Jasmin Kaur Sehra is an artist in the UK who has been painting a portfolio of recognisable work for a number of years. She is presently collaborating with the Wandsworth-based street food restaurant Chit Chaat Chai to exhibit her most recent work from a series titled ‘Bolly-Hood’. The opportunity to munch on chaat, and take in art, on a warm summers evening was too good to turn down, so here is my review of this exhibit.

I’ve come across Jasmin Kaur Sehra in the past, most notably when she collaborated with the American graffiti artist Nisha Sembhi on a wall mural in London’s Brick Lane. Unlike much of the other art being created by young belaatis of Punjabi origin, Sehra’s work is not widely promoted using social media strategies that we have all become used to seeing, nor does she create work to reflect topical issues of the day or calendar dates in the Sikh community. It is precisely for these reasons that I have Instagram-stalked her work (as I have with a number of other artists) without engaging or promoting her. She is that rare breed of 21st century artist whose anonymity intrigues your mind, whilst her work captivates your eye; and after seeing her work up close for the first time, there is definitely something of a knock-out punch hiding behind those spectacles.

The work exhibited at Chit Chaat Chai is bold, colourful and penetrating. The focus of every piece is a hip hop icon, some more recognisable than others to a man of my age, but one need not be a hip-hop head to enjoy this work. Each piece is inspired by a particular song or album by the respective artist, and inspires the framing and selective elements that complement the portraiture. The Hounslow-native M.I.A. for example is featured as a goddess, referencing her repeated use of the moniker ‘Matangi’, on a backdrop that pays homage to her music video for ‘Borders’. The depth of the detail shown in the elements of each painting harnesses the iconic personality in the foreground, tempering what might otherwise delve into an overwhelming sense of colour.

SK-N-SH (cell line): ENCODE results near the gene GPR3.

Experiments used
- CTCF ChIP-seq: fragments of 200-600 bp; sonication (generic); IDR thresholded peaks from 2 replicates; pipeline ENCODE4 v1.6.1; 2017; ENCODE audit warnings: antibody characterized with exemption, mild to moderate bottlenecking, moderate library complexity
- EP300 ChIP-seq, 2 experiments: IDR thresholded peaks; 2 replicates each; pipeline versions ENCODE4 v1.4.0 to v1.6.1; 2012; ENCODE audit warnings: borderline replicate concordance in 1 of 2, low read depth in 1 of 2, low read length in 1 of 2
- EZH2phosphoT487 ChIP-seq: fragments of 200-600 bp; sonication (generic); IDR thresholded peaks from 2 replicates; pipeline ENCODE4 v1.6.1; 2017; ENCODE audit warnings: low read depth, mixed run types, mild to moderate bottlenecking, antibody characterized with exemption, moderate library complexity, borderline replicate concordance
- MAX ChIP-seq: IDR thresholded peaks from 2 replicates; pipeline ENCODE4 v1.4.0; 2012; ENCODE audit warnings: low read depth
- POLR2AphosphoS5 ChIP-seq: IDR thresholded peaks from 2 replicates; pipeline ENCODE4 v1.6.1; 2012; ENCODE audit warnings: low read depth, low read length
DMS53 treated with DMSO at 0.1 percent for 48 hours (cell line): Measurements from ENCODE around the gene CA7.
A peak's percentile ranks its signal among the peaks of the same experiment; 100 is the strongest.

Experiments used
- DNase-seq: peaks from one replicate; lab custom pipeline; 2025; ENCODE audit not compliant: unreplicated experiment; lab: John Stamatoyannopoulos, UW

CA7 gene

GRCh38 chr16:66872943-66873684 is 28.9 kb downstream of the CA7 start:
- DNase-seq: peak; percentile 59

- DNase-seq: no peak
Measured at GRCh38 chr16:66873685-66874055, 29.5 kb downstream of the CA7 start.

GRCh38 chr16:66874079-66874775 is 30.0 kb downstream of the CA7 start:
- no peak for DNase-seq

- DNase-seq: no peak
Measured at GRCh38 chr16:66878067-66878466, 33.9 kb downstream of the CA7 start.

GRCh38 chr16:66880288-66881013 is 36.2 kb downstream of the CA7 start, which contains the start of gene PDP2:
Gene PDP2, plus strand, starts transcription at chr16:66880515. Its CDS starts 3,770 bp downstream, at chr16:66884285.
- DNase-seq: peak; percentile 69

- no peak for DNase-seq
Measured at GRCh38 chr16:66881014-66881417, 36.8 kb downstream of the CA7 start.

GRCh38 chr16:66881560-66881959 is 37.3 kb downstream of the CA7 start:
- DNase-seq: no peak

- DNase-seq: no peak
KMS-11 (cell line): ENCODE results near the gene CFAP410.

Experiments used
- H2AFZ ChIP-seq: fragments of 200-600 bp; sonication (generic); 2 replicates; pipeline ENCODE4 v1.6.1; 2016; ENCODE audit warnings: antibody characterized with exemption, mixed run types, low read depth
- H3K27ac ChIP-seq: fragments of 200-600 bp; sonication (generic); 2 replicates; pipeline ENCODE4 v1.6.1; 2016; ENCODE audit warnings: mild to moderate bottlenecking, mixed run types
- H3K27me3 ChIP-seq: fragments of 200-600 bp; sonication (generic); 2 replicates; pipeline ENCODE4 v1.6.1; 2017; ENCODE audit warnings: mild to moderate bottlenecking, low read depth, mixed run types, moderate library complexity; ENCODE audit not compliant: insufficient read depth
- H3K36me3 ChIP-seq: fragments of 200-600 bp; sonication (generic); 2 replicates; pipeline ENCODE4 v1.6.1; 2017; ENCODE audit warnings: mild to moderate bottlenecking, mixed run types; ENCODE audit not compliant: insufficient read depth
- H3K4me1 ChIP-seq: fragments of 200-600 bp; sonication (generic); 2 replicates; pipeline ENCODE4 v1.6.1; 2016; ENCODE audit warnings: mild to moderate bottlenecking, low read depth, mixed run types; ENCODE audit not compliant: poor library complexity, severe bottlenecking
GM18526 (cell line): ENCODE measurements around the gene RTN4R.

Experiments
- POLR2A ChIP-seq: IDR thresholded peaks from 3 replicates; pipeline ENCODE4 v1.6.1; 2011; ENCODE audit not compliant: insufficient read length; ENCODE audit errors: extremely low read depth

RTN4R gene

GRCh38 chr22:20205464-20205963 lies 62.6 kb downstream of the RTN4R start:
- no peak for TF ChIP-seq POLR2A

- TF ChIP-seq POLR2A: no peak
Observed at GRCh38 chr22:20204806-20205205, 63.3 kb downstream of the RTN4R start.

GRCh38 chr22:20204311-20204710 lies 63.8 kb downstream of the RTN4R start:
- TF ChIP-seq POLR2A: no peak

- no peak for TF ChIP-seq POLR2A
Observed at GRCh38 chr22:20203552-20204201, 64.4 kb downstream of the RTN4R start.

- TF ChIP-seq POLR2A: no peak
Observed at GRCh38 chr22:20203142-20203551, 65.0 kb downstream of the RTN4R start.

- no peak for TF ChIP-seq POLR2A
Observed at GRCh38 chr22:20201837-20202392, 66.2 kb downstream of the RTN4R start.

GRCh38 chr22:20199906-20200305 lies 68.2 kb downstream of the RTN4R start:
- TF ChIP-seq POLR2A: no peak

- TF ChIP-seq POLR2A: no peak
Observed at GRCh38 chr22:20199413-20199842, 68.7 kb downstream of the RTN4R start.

I found myself staring at a few of the pieces without concentrating on the subject matter or hearing the associated piece of music in my head; as my mind wandered I forced myself to rethink the notions I had arrived with about seeing an exhibition of work infused with Bollywood-style graphics. It will come as no great surprise to regular readers of naujawani, that I am not a fan of Bollywood, or that I am lukewarm even when it comes to Punjabi cinema. But what I found Sehra terms as Bollywood inspired was more akin to the graphics I had grown up with from 1960s American TV shows, or 1980s bhangra cassette cover art. It would seem there is a connection, but irrespectively, just seeing the word ‘Bollywood’ titled in the series is no good reason not to go and experience the art for oneself. Upon reflection, the series seems to speak more to me about how an artist who has thus far shied away from public attention interprets the non-white faces that not only symbolise music culture in this era, but represent what it means to be globally famous. The prominence given to each iconic head and face stares back at you with a look of innocence, rather than the piercing eyes and all-knowing look of white face portraiture. The exhibition is in any case, worthy of lengthy, and not mere passing consideration.

Jasmin Kaur Sehra has achieved a loyal following of fans and patrons who appreciate her work, despite not having promoted herself extensively. It is easy to see why, and I look forward to seeing more of her work exhibited publicly. She can be found (and followed) on Instagram, and for those wishing to own a piece of her work thus far, a selection is available on jasminsehra.bigcartel.com. The Jasmin Sehra x Chit Chaat Chai exhibit runs until 26 September 2017 – do check opening times (and the menu) with Chit Chaat Chai before you head out.